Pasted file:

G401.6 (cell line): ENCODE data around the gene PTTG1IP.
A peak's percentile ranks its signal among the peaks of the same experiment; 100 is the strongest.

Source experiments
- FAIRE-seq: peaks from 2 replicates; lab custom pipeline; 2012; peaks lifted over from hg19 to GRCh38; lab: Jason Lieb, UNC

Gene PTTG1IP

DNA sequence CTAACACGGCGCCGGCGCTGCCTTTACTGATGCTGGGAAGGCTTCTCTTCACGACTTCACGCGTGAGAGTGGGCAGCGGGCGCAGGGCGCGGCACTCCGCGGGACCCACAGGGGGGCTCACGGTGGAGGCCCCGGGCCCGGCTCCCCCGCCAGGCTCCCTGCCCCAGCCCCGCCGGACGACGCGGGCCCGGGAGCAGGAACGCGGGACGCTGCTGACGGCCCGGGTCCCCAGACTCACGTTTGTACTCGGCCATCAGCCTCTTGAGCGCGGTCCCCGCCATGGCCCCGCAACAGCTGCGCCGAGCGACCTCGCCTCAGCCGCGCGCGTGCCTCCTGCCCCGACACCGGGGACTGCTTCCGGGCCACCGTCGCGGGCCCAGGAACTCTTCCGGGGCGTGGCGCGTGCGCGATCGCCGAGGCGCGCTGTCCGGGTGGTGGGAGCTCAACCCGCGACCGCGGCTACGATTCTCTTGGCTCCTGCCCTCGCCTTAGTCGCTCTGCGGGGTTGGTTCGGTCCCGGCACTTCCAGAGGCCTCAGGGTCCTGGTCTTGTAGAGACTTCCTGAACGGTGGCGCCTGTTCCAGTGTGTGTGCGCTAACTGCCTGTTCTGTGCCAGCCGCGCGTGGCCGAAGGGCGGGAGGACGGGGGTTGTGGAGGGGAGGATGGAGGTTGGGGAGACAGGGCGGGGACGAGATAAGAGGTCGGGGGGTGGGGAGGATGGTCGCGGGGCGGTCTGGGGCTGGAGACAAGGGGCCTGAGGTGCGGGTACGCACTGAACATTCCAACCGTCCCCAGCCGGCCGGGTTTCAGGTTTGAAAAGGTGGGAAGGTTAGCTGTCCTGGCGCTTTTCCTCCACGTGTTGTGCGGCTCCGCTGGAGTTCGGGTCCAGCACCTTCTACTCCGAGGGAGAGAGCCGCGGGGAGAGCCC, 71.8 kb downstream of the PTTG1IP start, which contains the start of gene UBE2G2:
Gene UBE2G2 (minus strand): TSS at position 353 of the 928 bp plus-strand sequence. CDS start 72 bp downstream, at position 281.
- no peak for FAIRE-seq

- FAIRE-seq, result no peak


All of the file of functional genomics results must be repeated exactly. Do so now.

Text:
G401.6 (cell line): ENCODE data around the gene PTTG1IP.
A peak's percentile ranks its signal among the peaks of the same experiment; 100 is the strongest.

Source experiments
- FAIRE-seq: peaks from 2 replicates; lab custom pipeline; 2012; peaks lifted over from hg19 to GRCh38; lab: Jason Lieb, UNC

Gene PTTG1IP

DNA sequence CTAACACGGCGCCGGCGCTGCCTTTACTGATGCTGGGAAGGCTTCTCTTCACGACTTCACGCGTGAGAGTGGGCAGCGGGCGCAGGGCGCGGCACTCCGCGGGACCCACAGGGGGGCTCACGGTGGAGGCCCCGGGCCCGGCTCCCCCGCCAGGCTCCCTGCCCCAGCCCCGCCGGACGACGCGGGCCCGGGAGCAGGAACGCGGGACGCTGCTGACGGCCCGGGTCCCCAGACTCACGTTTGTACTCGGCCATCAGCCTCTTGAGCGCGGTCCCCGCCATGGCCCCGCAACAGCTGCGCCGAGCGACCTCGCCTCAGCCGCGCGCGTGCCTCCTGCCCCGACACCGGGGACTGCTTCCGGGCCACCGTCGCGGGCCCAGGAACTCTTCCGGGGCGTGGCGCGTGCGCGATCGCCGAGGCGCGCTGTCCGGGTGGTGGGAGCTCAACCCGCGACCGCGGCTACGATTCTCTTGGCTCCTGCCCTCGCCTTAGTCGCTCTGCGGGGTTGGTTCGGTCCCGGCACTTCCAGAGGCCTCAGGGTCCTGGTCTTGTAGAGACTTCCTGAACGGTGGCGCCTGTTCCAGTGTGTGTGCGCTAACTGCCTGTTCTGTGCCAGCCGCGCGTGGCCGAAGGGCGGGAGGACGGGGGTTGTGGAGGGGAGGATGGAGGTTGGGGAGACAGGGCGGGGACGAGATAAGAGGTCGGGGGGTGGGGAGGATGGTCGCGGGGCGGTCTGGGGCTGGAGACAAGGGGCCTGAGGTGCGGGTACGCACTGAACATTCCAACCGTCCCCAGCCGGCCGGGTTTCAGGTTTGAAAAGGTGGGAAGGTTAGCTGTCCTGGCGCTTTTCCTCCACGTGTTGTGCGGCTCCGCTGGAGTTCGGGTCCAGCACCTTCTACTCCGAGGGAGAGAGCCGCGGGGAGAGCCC, 71.8 kb downstream of the PTTG1IP start, which contains the start of gene UBE2G2:
Gene UBE2G2 (minus strand): TSS at position 353 of the 928 bp plus-strand sequence. CDS start 72 bp downstream, at position 281.
- no peak for FAIRE-seq

- FAIRE-seq, result no peak